My name is Brian and I’m a reformed Diggaholic.Â Yes, I used to be addicted to Diggahol; the informational ambrosia of content on Digg.com.
I began as a lurker in early 2006, sopping up the then tech-only news stories whenever Slashdot, my home page of many years, hadn’t saturated my sponge.Â I loved Digg’s concept of democratizing news, empowering its readership to grant its yea or nay for each story and each user comment, imposing the law of the jungle to separate the cheetahs from the zebu.
My impressions at that time were largely favourable but not wholly impressed.Â My own attempts to submit stories I found interesting all fell flat with fewer than 5 Diggs, and the sophistication of conversation fell far below that of Slashdot which uses a similar peer comment ranking system.Â Digg’s biggest asset was the sheer volume of stories, titilating me technologically at all times between less-frequent but generally harder-hitting Slashdot stories.
About a year later Digg’s eyes widened like saucers at the prospect of broadening its audience, so they opened the system up to the most mundane of news – non-tech news.Â At this point the floodgates opened and the masses flocked to Digg like Fox News to conjecture.Â With this influx of traffic came increasingly pervasive ads, many of which were animated and covered the primary content, uninvited, until being manually dismissed.
I enjoyed, but mostly endured the new news topics, largely because I had to.Â I had a user account which enabled me to toggle categories on Digg’s front page, but I chiefly navigated Digg through an RSS feed which was the same for everybody, including all topics.Â This subjected me to endless celebrity gossip, brainless top-10 lists, and worst of all, American politics.Â Specifically, Ron Paul and his overly aggressive supporters provided the last straw.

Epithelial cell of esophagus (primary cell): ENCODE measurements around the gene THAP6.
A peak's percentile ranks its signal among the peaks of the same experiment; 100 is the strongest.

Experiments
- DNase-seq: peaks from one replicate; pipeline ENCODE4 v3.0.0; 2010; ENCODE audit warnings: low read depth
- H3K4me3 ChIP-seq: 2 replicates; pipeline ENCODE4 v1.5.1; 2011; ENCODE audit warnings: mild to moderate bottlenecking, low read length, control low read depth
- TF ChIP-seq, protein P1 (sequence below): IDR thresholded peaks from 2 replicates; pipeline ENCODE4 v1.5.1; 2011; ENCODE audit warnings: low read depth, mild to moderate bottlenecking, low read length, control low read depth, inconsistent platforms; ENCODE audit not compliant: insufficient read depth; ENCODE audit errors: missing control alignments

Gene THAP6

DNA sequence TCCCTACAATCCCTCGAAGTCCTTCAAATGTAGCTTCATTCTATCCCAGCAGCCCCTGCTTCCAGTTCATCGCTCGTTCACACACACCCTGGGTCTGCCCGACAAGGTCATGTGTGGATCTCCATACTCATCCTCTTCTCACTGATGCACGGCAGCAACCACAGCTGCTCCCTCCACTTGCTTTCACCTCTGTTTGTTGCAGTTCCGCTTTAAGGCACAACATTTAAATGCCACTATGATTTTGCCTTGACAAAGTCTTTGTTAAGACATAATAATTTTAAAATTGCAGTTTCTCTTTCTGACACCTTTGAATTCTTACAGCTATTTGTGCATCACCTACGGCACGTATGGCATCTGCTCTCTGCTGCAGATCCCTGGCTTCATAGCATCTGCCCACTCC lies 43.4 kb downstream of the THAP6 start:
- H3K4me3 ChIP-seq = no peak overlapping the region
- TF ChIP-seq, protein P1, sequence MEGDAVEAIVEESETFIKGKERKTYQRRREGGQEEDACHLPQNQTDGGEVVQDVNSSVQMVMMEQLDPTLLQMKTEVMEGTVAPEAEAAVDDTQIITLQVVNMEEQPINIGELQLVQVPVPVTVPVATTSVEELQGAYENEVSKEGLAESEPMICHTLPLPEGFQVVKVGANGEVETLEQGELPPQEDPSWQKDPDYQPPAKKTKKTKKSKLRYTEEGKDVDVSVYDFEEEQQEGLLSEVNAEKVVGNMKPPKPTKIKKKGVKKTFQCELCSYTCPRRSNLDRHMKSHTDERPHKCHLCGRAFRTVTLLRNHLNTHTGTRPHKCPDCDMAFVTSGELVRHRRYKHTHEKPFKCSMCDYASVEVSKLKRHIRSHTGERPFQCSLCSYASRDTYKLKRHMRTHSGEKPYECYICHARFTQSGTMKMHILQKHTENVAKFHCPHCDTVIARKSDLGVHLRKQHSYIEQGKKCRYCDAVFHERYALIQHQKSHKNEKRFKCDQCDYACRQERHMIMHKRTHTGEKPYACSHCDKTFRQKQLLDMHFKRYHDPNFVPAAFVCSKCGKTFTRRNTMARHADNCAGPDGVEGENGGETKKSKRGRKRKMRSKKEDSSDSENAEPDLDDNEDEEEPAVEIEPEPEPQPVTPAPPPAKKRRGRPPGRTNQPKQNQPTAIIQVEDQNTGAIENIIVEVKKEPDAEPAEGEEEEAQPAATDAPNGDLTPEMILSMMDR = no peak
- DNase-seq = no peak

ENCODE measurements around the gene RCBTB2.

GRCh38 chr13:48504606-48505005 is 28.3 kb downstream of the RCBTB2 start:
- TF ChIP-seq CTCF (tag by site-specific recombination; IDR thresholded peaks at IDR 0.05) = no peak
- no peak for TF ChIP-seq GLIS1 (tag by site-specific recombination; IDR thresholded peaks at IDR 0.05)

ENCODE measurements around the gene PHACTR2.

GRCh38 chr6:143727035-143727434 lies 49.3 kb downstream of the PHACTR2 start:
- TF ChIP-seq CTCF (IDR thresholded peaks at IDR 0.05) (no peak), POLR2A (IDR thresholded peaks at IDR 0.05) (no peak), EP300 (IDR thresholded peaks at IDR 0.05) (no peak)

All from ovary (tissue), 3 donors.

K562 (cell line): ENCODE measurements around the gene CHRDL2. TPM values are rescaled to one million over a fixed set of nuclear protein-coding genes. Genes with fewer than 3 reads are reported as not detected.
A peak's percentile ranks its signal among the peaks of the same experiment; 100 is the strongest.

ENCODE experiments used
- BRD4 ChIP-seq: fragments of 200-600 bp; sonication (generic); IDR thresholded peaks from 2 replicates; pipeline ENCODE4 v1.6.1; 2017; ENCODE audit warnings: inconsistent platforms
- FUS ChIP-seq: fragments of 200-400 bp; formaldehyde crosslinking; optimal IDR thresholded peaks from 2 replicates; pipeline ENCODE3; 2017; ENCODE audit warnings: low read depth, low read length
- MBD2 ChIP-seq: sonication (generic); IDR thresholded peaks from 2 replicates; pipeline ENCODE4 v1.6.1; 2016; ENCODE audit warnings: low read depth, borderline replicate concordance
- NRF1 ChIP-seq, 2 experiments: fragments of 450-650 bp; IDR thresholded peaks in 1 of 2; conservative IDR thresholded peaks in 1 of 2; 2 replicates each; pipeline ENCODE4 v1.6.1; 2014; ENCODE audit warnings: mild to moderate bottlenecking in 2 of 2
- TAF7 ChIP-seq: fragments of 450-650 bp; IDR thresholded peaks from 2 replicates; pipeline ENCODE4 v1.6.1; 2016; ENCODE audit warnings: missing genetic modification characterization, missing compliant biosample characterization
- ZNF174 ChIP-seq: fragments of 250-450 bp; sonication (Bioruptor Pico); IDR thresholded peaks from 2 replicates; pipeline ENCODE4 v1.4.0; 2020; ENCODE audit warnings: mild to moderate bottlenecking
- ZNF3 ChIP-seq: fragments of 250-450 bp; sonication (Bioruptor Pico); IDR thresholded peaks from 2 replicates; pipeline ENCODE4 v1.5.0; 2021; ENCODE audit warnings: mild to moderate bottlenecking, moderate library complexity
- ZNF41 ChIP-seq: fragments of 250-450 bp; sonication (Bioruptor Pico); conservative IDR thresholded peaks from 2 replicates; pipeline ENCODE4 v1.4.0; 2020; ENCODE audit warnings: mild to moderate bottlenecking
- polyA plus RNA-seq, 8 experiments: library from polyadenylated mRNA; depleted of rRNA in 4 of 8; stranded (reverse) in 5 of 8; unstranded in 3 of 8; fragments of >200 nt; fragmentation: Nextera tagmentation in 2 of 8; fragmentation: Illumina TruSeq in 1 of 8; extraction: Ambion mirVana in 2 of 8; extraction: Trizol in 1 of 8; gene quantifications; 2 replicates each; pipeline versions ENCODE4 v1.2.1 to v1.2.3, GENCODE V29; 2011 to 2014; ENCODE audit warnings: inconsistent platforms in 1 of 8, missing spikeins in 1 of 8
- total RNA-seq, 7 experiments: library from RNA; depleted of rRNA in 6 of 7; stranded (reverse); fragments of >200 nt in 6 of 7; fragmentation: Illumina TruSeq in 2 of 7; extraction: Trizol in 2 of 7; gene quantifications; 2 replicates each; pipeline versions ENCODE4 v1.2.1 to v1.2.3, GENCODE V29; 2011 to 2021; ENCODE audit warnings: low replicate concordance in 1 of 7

By this time the persona of Digg’s founder, Kevin Rose, appeared to have changed as well.Â I knew him first as a mousy troublemaker as “The Dark Tipper” on TechTV’s The Screen Savers show, offering black hat networking tricks and shadowey .Â He’s since seemingly evolved into a juvenile frat boy, hosting a variety of podcasts and web TV shows, openly drinking malt liquor and guffawing over the day’s sensationalist stories about sports bloopers and Hooters restaurant embarassments.Â Even his attempts to return to his more credible roots, by means of technology web shows, fell flat as he’d introduce fascinating topics involving meticulous handiwork, only to “start wipe” past the squeamish details in a fell swoop of brainless TV magic.Â I felt like the world had successfully swallowed Kevin Rose.
I’ve not returned to Digg since April, and have experimented instead with hosting my own RSS aggregator servers and similar solutions.Â I feel that in this day and age the ideal solution is for MY news to come to ME, not for me to seek out other people’s news as I did on Digg.Â Perhaps others agree with me.
A speculative story on the Search & Social blog prompted me to check out Digg’s Alexa traffic ratings myself.Â I was pretty astounded at the sharp dropoff of viewers around June of this year:
The increase in traffic from August 2007 through June 2008 is almost linear, with a sudden dramatic dropoff immediatley after.Â I wonder what could be the cause of this?Â Rumours of a Digg buyout have circulated for years, yet never seemed to find a suitable beau.Â If my web service showed such a linear increase in traffic I’d be reluctant to pin a price on it as well.Â Could it be that Digg has missed the gravy boat?